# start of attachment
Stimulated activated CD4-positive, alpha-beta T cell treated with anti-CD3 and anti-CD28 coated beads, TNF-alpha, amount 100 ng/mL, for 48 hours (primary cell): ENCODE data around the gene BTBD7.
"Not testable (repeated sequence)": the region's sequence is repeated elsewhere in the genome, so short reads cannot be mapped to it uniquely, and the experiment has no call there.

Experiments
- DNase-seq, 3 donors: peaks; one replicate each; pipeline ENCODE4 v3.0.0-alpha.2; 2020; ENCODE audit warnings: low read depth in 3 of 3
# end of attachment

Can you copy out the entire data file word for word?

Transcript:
Stimulated activated CD4-positive, alpha-beta T cell treated with anti-CD3 and anti-CD28 coated beads, TNF-alpha, amount 100 ng/mL, for 48 hours (primary cell): ENCODE data around the gene BTBD7.
"Not testable (repeated sequence)": the region's sequence is repeated elsewhere in the genome, so short reads cannot be mapped to it uniquely, and the experiment has no call there.

Experiments
- DNase-seq, 3 donors: peaks; one replicate each; pipeline ENCODE4 v3.0.0-alpha.2; 2020; ENCODE audit warnings: low read depth in 3 of 3